In honor of New York’s Spring Fashion Week 2016, we’re putting the spotlight on objects from our galleries that feature sumptuous fabrics, intricate detail, and rich jewels. Fashion Week may be nearly over, but these timeless styles are still on view. Keep an eye out for them next time you’re visiting the Rubin.
“Nomad girl” from Steve McCurry: India
The exhibition Steve McCurry: India is filled with vivid colors and vibrant textures. In this image of a young girl, McCurry captures the exquisite details of her red scarf. Often these garments are decorated with zardosi (metallic embroidery) and gota (metallic ribbons). The girl also has a eye-catching nose piercing on her left nostril. Traditionally, the location of a nose piercing can reveal the wearer’s geographical region and cultural background; in this case, it is likely that the young girl is from Northern India.
Jambhala, a wealth deity, is depicted here wearing “avant-garde jewelry.” His ears, neck, arms, wrists, ankles, and head are adorned with nagas, serpent spirits of the underworld. Atop his naga crown sits a figure of the Buddha, identified by his earth-touching gesture. Jambhala can be found strutting his stuff in the Spiral Lobby.
Suryabaskara, an attendant to the Medicine Buddha, wears an ankle-length skirt of embroidered multicolored fabric and tied with a white sash. What makes this Bodhisattva stand out are his lavish adornments: a golden crown inlaid with jewels, long dangling earrings, two necklaces, many bracelets and anklets, and a silky, flowing green scarf. Suryabaskara is currently striking a pose in our Gateway to Himalayan Art exhibition.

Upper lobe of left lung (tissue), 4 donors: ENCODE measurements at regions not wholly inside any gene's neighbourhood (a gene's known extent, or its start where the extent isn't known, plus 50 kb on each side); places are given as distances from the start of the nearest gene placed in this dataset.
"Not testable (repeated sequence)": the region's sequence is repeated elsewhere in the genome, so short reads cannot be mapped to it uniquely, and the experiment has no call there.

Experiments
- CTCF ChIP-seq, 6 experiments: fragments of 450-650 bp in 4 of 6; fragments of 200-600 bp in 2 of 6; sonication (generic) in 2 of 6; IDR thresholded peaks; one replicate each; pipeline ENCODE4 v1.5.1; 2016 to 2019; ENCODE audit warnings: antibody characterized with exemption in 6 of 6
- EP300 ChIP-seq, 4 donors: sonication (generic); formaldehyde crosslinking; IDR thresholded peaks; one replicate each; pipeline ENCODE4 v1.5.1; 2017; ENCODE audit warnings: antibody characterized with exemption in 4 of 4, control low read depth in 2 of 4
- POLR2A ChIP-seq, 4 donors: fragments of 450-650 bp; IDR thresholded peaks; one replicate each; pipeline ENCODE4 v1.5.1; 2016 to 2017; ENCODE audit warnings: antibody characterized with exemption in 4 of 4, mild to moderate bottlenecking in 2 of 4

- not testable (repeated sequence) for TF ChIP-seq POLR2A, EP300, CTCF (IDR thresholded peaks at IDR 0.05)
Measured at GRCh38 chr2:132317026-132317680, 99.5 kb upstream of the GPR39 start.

Virupaksha, the Guardian King of the West China
Virupaksha is one of the four Guardian Kings protecting the sacred Mount Sumeru, the mythical and idealized center of the world in Buddhist and Hindu tradition. Here, he stands strong with his armor and well-insulated boots, protecting him from the fierce wind as his silken sash whips behind him. Stylish and practical, Virupaksha would make a great New Yorker. Visit Virupaksha in our newly re-opened Masterworks exhibition!
Ushnishavijaya is one of the three Buddhist deities associated with longevity (along with the Buddha Amitayus and White Tara). Dressing a Buddhist deity is a sign of honor and respect and in our Tibetan Buddhist Shrine Room, Ushnishavijaya is adorned with a red and yellow embroidered silk garment, trimmed with tassels.
Spring Fashion Week may be coming to a close, but you can view all of these fabulous styles at the Rubin Museum. Plan a visit today.